However, progress is too slow and global emissions are set to rise for the third consecutive year.16 Latest research suggests that the world is not on track to achieve the targets of the Paris Agreement.17 To keep the temperature increase below 1.5 degrees Celsius we will need to cut greenhouse gas emissions by 45% by 2030 and build a net zero-emission economy by 2050.18 In the past year we have seen new reports stressing the urgent need for action by companies and governments. The global climate movement demands governments and businesses to step up their game drastically. More and more, industry leaders have increased their commitments to reduce emissions by setting targets and signing industry charters. Simultaneously, the fashion industry lacks deep understanding of its impacts on biodiversity loss. Current solutions and business models will not be sufficient to meet climate targets or assess the industry’s impacts on biodiversity loss. Fashion brands and manufacturers must increase their resilience and work collaboratively to implement a common understanding of the impact of the industry and define a baseline for biodiversity measures. More accelerated efforts are needed – not only to reduce the impact of the industry on the planet, but to reverse climate change.

What needs to change?

The fashion industry needs to embrace more systemic and comprehensive change and scale up low-carbon and nature-based solutions.

As a first step, fashion companies should assess their impact on the climate along the value chain, starting with tier one and two manufacturers. A substantial focus for all industry players must be to re-evaluate the usage of natural resources. In addition, they should work with other players along their value chain to implement programmes that reduce greenhouse gas emissions and to protect and conserve the planet, e.g. by switching to renewable energy resources, promoting land restoration or investing in sustainable land management practices. Leaders have to set science-based targets with clear goals to ultimately meet the Paris Agreement. They should also support regenerative agriculture to allow increased space for habitats to flourish. Frontrunners will collaborate with industry peers, manufacturers, investors and policymakers to help reverse climate change and to turn their companies into climate-positive businesses.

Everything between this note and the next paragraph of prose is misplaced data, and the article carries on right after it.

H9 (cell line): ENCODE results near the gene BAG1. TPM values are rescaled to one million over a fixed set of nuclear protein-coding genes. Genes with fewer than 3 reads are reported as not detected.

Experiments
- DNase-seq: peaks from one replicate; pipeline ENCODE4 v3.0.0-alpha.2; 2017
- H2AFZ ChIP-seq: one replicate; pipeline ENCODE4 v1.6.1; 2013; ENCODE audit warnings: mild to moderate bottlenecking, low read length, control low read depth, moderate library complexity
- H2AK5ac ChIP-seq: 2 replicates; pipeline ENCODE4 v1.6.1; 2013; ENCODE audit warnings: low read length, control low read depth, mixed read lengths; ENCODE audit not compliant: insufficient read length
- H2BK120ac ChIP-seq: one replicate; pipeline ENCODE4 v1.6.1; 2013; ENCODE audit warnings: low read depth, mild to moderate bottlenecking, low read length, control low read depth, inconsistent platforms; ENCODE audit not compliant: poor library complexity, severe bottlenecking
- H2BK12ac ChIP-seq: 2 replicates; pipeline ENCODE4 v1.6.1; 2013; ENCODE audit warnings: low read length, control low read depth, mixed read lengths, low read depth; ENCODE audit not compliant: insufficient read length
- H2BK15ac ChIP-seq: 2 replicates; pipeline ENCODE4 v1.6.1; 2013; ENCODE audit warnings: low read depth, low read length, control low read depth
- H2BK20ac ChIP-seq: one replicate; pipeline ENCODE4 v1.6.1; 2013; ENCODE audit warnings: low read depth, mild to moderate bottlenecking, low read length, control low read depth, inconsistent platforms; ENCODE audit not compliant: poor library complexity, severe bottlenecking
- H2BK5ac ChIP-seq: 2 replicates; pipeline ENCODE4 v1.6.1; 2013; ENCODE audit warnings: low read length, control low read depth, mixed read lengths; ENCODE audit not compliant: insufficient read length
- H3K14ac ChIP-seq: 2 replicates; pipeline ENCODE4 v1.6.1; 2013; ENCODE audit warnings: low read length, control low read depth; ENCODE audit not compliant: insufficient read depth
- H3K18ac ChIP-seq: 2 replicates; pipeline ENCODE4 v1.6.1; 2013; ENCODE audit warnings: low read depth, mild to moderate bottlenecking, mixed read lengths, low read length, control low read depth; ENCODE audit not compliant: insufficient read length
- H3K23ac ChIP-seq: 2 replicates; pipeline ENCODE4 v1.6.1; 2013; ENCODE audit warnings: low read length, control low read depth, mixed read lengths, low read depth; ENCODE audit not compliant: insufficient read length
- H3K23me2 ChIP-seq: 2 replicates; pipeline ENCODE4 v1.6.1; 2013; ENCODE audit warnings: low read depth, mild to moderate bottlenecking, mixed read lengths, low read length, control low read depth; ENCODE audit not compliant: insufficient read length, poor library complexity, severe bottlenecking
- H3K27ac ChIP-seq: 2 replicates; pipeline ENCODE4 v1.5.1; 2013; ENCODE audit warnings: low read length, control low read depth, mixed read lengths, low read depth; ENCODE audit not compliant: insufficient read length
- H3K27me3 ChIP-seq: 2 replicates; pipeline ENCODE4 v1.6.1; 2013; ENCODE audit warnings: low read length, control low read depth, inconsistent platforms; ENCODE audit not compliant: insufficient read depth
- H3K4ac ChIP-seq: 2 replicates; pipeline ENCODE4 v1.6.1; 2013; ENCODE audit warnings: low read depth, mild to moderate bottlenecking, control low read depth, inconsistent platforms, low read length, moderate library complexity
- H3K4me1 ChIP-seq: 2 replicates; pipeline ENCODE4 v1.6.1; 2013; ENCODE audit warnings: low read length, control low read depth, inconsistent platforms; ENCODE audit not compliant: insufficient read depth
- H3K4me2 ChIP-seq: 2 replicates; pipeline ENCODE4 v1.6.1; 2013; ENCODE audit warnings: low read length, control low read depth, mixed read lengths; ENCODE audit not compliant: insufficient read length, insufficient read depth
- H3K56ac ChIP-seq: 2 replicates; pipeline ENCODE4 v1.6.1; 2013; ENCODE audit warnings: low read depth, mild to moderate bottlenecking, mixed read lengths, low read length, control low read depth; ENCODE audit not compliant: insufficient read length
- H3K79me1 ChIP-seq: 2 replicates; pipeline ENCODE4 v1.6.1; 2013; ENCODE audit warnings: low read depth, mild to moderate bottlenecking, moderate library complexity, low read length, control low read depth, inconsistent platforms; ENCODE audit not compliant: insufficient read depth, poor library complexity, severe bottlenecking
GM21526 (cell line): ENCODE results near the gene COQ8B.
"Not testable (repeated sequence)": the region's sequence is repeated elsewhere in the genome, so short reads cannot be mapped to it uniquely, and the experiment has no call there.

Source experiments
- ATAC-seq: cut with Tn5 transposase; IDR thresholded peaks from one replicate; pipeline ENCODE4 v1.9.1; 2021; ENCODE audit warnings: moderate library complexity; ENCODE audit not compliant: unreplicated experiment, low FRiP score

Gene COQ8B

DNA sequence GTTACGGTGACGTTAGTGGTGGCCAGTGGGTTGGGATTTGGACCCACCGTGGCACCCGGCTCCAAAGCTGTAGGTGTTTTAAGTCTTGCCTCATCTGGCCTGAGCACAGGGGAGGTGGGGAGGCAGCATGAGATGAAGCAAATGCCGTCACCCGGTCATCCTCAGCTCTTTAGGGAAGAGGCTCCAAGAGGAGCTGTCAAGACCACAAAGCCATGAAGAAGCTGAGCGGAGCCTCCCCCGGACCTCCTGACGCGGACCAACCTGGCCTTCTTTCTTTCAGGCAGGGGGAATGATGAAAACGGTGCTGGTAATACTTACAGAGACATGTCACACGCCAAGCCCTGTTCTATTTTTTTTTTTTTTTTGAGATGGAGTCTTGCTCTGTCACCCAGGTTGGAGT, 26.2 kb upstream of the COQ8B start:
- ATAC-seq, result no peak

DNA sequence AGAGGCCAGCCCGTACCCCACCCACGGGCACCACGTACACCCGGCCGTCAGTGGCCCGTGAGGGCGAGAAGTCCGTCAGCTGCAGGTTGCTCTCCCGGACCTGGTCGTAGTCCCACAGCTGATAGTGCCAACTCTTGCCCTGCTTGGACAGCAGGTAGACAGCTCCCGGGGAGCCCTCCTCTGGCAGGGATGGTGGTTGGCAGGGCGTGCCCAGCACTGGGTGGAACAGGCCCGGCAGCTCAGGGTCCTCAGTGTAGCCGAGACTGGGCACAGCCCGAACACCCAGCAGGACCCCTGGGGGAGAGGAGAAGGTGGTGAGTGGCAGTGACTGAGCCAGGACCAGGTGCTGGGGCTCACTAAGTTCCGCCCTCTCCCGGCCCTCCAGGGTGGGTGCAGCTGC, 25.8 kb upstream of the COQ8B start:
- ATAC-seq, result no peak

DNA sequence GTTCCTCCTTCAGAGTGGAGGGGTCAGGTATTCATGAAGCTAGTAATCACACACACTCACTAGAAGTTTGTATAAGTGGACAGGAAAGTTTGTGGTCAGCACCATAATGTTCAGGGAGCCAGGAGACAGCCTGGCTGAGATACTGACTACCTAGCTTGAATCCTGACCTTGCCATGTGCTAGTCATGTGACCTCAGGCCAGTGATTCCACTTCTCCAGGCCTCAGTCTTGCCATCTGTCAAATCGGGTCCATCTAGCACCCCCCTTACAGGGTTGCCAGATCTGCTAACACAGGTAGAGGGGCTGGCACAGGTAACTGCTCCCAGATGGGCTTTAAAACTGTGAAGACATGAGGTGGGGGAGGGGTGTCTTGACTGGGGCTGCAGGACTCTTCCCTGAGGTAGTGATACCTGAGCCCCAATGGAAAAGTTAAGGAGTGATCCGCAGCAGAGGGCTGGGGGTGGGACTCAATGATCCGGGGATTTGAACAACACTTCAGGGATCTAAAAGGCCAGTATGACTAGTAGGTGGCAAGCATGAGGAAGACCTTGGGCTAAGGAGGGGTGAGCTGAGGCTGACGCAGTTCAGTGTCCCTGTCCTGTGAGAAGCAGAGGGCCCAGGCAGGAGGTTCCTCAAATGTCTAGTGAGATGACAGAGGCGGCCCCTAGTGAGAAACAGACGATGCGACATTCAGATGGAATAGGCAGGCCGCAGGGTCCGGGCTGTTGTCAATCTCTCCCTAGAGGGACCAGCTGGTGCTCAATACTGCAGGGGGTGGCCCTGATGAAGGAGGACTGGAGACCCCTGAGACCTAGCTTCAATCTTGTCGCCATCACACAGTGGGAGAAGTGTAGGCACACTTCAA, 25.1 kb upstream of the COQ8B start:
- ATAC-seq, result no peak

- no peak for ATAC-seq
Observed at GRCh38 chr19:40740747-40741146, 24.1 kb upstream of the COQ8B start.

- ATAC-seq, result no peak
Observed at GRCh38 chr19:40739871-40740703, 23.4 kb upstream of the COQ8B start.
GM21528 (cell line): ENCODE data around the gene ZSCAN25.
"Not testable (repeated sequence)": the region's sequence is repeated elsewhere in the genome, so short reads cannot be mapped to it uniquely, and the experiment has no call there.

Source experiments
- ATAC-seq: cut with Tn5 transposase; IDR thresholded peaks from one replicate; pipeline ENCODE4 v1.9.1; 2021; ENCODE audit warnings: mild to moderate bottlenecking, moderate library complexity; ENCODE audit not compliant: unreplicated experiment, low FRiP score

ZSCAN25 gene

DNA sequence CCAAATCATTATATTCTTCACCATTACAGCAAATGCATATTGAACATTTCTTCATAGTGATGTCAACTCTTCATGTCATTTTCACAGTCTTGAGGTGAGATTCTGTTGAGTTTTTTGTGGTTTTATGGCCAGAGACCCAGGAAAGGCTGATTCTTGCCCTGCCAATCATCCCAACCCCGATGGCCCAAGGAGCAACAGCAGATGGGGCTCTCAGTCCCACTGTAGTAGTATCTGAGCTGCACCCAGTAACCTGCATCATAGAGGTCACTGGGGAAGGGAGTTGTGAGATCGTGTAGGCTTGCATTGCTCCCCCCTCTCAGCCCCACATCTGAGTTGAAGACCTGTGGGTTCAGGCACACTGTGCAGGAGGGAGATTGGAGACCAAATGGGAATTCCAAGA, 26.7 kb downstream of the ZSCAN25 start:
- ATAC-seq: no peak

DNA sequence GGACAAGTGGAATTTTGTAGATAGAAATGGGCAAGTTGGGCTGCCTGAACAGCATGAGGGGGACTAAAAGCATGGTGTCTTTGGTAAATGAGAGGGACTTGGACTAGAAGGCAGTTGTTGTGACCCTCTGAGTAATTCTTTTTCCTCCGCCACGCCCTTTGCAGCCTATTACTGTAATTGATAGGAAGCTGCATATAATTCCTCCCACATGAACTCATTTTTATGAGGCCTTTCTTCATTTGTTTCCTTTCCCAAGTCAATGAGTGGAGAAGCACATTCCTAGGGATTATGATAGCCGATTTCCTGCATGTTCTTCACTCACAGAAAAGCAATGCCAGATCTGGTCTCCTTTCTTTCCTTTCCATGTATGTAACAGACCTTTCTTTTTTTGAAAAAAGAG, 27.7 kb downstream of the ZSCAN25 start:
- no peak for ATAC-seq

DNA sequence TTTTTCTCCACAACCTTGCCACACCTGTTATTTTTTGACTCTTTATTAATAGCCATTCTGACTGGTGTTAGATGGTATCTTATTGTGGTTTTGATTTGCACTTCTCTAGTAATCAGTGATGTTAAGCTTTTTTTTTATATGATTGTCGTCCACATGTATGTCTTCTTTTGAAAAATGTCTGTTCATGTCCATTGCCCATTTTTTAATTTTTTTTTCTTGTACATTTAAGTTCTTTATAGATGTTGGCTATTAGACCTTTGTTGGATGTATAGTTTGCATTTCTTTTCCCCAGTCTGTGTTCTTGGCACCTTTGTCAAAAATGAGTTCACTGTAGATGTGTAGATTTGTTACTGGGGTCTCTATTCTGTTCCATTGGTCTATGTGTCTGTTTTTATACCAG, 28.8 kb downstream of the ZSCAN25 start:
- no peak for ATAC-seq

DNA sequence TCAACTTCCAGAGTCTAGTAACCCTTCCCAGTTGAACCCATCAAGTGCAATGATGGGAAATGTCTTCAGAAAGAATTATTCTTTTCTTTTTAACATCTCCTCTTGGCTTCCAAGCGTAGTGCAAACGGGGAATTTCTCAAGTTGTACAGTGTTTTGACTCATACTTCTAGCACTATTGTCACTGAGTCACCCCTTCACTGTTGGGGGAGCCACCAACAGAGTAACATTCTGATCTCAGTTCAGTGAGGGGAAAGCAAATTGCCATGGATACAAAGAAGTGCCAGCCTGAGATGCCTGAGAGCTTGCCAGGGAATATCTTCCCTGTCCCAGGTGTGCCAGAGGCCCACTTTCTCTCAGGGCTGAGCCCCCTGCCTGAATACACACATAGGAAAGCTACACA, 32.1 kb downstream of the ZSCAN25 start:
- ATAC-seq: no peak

Footnotes

10:

UNFCCC. Action on Climate and Sustainable Development Goals.

11:

Ellen MacArthur Foundation (2017). A New Textiles Economy: Redesigning Fashion’s Future.

12:

World Economic Forum (2019). The Global Risks Report 2019. 14th edition

13:

World Economic Forum (2019). The Global Risks Report 2019. 14th edition

14:

Ellen MacArthur Foundation (2017). A New Textiles Economy: Redesigning Fashion’s Future.

15:

UNFCC (2018). UN Helps Fashion Industry Shift to Low Carbon.

16:

National Geographic (2019). Climate Change Report Card: These Countries Are Reaching Targets.

17:

UNFCCC (2018). UN Climate Change Annual Report 2017.

18:

Compared to 2010 levels. UNFCCC (2019). UN Climate Change Annual Report 2018.

Core priority for immediate implementation
EFFICIENT USE OF WATER, ENERGY AND CHEMICALS

EFFICIENT USE OF WATER, ENERGY AND CHEMICALS

Efficient use of water, energy and chemicals programmes in the processing stages

Why does
it matter?
Where are
we today?
What needs to change?